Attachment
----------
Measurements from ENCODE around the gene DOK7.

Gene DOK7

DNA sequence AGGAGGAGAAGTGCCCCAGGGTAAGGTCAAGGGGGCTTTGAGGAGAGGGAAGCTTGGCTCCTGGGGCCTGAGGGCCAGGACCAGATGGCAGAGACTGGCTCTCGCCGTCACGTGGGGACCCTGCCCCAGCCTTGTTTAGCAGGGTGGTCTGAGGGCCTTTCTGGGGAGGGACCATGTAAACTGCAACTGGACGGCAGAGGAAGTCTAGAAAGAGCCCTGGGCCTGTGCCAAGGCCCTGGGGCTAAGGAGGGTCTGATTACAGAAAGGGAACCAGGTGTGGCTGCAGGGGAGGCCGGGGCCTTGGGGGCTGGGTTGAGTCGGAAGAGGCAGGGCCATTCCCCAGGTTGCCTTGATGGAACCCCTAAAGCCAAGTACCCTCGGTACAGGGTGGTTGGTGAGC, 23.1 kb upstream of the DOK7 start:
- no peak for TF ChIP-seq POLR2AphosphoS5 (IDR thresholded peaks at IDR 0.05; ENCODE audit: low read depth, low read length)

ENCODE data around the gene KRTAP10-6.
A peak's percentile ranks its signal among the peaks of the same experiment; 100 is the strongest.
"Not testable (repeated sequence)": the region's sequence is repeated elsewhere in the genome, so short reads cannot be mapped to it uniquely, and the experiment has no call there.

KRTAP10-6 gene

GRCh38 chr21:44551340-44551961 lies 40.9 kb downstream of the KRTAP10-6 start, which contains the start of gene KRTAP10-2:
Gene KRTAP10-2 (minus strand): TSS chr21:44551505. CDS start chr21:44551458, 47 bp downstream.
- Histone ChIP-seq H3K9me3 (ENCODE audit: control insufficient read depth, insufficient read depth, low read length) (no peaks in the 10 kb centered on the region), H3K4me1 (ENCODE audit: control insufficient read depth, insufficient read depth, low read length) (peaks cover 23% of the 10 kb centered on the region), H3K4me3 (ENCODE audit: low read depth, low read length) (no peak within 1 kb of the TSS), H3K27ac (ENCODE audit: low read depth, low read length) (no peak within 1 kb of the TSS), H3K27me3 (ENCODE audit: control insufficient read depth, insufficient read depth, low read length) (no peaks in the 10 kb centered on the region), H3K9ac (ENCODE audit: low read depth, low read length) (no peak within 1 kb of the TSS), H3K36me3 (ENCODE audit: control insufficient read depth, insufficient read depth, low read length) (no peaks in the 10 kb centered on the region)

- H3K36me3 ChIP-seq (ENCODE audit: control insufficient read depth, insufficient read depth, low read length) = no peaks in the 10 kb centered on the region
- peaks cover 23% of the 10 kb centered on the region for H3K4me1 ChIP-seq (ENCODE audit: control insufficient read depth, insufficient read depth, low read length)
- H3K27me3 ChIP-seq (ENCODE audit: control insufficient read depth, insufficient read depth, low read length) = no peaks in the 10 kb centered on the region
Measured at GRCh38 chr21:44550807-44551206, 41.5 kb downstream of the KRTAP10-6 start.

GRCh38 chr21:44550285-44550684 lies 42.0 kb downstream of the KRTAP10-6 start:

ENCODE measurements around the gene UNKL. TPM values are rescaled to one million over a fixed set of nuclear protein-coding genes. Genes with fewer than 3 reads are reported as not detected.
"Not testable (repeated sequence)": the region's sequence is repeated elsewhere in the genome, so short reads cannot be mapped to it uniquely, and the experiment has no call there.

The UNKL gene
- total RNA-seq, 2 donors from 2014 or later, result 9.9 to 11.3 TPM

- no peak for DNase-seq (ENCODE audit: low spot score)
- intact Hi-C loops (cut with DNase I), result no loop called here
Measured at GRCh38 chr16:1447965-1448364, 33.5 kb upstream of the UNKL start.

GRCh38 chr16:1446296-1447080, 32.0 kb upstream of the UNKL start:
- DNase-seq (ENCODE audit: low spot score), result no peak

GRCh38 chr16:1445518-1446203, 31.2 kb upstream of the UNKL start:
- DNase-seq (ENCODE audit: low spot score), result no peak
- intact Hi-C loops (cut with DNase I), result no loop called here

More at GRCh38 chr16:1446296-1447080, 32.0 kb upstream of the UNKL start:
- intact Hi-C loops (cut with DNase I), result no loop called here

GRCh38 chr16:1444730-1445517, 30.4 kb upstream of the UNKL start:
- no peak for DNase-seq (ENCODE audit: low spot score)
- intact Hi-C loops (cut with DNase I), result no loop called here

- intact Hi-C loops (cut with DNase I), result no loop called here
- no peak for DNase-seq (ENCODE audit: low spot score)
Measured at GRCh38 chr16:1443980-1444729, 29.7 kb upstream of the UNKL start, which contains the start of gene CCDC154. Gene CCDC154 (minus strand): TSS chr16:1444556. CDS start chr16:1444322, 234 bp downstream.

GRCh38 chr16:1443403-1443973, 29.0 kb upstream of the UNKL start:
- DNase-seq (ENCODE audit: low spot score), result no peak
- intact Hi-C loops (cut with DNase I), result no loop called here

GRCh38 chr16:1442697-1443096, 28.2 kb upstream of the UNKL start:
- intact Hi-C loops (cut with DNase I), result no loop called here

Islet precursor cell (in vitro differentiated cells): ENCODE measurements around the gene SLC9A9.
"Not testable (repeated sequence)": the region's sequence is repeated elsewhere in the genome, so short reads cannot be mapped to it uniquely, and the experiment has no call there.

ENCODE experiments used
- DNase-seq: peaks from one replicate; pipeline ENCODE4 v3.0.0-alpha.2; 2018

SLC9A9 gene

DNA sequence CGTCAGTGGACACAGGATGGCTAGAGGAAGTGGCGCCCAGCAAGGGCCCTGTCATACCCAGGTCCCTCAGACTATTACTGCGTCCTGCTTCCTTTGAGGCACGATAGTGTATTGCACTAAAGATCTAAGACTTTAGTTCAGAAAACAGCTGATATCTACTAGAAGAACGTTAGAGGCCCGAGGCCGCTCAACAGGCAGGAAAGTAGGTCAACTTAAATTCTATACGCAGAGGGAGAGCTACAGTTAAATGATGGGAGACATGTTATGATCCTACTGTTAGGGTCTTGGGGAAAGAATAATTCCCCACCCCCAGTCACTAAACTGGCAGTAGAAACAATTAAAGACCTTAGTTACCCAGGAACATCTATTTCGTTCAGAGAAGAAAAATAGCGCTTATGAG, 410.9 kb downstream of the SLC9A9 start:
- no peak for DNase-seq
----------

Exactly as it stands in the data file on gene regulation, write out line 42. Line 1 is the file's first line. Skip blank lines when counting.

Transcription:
Islet precursor cell (in vitro differentiated cells): ENCODE measurements around the gene SLC9A9.